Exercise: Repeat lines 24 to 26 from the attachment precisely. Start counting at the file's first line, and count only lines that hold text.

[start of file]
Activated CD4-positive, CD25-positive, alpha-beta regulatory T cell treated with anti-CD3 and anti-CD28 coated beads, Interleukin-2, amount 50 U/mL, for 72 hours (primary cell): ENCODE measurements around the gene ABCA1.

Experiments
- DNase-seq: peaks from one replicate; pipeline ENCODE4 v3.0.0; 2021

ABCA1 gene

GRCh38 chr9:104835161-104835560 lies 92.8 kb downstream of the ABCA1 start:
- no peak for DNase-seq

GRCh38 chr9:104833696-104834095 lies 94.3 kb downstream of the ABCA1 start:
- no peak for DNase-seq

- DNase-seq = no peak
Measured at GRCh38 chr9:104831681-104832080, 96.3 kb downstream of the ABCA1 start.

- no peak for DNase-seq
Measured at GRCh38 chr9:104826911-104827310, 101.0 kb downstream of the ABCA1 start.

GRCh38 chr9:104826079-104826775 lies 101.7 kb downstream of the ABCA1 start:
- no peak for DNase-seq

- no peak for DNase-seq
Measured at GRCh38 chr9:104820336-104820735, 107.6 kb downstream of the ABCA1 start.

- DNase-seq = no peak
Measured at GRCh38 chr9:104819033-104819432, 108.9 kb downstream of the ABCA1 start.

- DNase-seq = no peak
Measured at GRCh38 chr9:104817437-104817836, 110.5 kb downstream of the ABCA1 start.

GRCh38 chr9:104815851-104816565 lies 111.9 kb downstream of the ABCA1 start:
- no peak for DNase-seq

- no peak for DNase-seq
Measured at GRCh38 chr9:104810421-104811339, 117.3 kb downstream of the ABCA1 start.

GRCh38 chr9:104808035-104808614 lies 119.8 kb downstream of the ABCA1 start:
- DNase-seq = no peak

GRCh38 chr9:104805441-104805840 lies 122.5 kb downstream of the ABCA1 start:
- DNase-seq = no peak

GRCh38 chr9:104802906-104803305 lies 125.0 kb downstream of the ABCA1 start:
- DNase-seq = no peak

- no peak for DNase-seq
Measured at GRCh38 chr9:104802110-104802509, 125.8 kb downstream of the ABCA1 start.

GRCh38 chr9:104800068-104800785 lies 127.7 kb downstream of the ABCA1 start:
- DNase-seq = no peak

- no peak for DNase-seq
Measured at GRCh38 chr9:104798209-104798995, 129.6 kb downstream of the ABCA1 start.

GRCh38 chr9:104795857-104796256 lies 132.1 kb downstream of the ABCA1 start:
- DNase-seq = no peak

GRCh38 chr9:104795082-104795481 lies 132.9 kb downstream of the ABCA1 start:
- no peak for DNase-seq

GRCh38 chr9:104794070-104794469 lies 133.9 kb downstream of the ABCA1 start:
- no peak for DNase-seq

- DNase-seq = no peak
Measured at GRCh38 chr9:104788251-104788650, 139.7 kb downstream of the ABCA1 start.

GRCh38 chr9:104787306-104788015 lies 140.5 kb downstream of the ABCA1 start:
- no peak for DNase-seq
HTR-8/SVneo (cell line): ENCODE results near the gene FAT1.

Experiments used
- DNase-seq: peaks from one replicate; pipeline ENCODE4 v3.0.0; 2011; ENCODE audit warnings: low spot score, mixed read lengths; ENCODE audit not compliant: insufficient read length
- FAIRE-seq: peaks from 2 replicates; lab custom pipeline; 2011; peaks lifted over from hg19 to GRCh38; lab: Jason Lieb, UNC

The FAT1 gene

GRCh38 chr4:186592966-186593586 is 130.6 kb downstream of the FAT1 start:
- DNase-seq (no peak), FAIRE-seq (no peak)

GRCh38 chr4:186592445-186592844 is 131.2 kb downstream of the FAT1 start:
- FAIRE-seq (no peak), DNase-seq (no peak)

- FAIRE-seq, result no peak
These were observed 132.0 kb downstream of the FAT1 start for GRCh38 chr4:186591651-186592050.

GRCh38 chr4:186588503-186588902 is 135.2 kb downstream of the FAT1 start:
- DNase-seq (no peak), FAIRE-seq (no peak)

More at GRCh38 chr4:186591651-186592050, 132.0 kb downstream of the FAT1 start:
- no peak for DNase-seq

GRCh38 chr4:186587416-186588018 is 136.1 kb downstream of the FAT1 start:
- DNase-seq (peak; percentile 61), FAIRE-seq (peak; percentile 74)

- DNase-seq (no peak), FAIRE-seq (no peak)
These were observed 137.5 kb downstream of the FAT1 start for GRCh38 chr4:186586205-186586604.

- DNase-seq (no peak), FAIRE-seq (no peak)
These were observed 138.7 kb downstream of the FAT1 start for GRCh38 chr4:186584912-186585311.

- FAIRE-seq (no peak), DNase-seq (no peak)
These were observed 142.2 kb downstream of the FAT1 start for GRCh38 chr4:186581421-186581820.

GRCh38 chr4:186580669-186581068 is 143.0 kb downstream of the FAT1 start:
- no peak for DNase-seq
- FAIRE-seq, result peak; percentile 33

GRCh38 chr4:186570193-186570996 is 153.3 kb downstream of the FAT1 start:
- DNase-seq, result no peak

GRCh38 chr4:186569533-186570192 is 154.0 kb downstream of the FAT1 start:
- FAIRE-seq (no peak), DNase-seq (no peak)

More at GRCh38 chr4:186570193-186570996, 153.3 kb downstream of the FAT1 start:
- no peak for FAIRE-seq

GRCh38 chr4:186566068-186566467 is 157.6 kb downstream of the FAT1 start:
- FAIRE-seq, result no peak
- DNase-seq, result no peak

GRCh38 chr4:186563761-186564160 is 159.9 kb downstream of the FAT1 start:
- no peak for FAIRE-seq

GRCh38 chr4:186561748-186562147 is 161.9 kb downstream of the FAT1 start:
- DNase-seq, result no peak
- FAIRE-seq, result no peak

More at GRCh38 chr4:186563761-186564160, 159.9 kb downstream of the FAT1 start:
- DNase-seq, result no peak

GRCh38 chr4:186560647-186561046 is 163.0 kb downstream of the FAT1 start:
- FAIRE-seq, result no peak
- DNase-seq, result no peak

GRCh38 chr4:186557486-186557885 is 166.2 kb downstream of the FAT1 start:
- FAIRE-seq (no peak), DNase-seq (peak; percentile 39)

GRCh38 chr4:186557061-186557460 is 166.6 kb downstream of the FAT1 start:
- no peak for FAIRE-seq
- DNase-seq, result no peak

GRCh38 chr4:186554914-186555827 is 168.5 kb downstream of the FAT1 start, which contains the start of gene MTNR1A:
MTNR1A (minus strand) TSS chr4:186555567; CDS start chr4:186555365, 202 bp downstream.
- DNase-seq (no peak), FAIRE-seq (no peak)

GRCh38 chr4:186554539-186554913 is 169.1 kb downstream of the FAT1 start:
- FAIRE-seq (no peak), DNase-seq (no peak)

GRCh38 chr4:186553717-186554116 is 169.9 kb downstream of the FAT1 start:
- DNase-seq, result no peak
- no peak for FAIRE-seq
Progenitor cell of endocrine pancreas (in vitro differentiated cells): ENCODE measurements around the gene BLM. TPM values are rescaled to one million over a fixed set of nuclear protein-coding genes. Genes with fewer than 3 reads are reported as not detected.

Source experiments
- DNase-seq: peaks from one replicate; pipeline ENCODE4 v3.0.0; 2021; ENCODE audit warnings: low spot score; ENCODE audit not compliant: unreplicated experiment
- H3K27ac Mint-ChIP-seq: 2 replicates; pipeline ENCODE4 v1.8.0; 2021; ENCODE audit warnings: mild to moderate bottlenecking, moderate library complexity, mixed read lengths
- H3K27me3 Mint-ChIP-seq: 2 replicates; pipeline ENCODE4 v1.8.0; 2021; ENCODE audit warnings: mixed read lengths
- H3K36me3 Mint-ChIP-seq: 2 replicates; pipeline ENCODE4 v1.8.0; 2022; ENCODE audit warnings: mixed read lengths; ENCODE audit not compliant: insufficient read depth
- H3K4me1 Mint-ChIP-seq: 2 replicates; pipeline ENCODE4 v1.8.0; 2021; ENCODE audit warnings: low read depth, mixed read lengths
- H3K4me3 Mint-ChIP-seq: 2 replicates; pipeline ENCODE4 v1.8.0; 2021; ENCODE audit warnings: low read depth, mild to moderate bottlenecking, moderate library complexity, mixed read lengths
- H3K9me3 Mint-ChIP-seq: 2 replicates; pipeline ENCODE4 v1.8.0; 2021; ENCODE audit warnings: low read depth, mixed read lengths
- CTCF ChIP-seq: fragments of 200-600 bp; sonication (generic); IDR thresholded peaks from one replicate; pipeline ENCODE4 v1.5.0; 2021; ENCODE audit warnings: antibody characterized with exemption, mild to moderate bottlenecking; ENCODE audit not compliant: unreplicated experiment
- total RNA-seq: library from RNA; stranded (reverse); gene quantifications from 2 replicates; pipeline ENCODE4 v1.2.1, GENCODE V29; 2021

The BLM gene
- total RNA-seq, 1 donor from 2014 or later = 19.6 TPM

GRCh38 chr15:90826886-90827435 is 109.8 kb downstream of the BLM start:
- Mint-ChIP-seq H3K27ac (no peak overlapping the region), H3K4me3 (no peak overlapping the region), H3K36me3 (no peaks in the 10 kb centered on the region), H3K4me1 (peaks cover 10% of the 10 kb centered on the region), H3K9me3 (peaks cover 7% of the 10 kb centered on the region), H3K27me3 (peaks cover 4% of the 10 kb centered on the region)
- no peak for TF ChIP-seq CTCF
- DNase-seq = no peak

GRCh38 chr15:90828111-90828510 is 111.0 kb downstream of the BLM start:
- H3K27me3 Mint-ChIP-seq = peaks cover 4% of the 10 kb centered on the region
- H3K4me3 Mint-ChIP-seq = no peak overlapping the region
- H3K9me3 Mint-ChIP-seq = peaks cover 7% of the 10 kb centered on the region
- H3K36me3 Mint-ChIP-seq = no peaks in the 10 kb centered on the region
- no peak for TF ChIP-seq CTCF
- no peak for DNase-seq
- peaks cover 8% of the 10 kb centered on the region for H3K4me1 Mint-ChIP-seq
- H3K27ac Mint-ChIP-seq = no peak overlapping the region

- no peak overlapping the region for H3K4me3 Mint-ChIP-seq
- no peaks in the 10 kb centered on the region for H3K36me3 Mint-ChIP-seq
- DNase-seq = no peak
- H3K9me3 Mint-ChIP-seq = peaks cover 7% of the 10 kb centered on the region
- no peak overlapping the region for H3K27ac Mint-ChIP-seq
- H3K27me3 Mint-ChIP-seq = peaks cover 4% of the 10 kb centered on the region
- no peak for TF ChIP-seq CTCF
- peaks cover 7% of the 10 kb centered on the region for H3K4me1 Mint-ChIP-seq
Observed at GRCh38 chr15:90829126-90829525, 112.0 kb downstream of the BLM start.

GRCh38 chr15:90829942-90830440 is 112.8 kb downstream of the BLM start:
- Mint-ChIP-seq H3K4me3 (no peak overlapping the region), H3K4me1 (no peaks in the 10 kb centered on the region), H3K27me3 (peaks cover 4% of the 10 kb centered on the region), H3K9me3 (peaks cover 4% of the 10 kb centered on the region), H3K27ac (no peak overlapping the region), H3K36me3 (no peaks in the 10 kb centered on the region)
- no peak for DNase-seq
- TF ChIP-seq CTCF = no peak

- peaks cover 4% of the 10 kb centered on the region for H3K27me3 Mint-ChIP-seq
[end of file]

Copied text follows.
Measured at GRCh38 chr9:104810421-104811339, 117.3 kb downstream of the ABCA1 start.

GRCh38 chr9:104808035-104808614 lies 119.8 kb downstream of the ABCA1 start:
- DNase-seq = no peak